Credits due to Errol Ashwell

We continue to receive criticism over the demise of the Banana Express at Port Shepstone. Sandstone has in fact has very little involvement with this railway over the years and in order to put the record straight here is a chronological synopsis of the history of this line.

The demise of the Port Shepstone to Harding narrow-gauge railway – and the Banana Express tourist train – is a long, sad, story. Here’s the short version:

Port Shepstone to Harding 2ft narrow-gauge railway opened to Paddock in 1911, and to Harding in 1917.
‘Banana Express’ tourist train started by SATS in 1970’s.
Line closed by SATS in 1986.
Line reopened by the Port Shepstone and Alfred County Railway company (ACR) in 1987, with freight and the Banana Express.
Freight operations ceased in 2001.
The writing was on the wall that ACR would not survive financially.
Hibiscus Coast Municipality and private interests (Not SANDSTONE) formed a committee in 2002 to ‘Save the Banana Express’ (and in particular to keep Spoornet from lifting the infrastructure).
Negotiations began with Spoornet for the local municipalities to lease the line, lock stock and barrel.
Concept was for municipalities to be the lease-holder, with a private operator.
ACR liquidated by Spoornet in 2004.
In March 2004 Ugu District municipality went out to tender for an operator for the railway.
‘The KwaZulu-Natal Railway Tourism Consortium’ (No SANDSTONE involvement) won the operation tender.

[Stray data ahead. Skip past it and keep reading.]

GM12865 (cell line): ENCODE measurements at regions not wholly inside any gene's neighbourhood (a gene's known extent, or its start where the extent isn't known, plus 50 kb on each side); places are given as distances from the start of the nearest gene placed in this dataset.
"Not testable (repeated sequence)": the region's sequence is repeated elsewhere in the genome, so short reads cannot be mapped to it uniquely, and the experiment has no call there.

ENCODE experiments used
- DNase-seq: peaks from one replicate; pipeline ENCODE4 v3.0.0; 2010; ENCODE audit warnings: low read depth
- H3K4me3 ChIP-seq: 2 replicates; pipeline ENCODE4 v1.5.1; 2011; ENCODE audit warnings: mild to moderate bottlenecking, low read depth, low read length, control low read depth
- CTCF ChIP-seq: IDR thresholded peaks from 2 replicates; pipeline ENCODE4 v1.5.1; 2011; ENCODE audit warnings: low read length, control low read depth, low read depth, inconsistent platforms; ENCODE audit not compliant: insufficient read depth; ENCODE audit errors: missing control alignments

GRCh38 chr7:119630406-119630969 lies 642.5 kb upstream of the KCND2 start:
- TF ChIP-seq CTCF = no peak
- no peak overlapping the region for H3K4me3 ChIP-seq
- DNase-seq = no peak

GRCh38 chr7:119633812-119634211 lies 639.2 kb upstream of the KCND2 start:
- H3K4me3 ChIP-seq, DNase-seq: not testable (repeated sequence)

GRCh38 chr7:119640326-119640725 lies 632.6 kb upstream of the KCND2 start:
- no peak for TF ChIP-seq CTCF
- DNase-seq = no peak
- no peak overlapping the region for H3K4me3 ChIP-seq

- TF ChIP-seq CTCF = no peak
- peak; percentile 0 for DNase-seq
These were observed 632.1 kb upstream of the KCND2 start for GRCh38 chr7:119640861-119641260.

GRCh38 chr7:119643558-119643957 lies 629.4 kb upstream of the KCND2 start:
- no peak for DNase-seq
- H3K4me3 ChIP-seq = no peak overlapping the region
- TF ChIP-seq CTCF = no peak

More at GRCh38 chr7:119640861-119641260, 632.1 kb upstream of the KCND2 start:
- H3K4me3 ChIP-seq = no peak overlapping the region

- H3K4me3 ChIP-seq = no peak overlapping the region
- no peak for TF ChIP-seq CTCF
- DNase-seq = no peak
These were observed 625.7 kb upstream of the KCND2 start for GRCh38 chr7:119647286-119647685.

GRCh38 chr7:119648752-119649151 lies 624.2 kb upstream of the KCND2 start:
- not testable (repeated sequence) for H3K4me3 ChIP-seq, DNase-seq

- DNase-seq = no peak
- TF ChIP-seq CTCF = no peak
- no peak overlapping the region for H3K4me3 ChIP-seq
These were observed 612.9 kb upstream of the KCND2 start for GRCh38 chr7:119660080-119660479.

However, Spoornet then refused to grant the municipality a lease – so the years of work and the entire tender exercise became meaningless.
Paton’s Country Narrow-Gauge Railway began ad-hoc (month by month) operation of the Banana Express in December 2004.
Ad-hoc operation of the Banana Express halted by Spoornet in 2006 for safety and legal reasons.
Spoornet then scrapped the bulk of the rolling stock.
Luckily, SANDSTONE won the scrap tender on a transparent tender basis so the rolling stock items have been saved.
The ACR liquidator put various assets up for sale, some of which were purchased by SANDSTONE. These included three NGG 16 Garratts, Nos. 137,150 and 152, all of which were derelict and probably beyond restoration.
Mid-2006, private investors (Not involving SANDSTONE) and the Ugu Municipality embarked on a new strategy to go via the KwaZulu-Natal government to obtain from central government the necessary buy-in, permissions, agreements, and funding commitments.
This new strategy culminated in a meeting in Pietermaritzburg in mid Dec 2006, between Spoornet and the KwaZulu-Natal government.
Spoornet has apparently agreed in principle to lease the line, subject to a set of conditions being addressed now.

Will someone succeed in reopening the line before its centenary in 2011!

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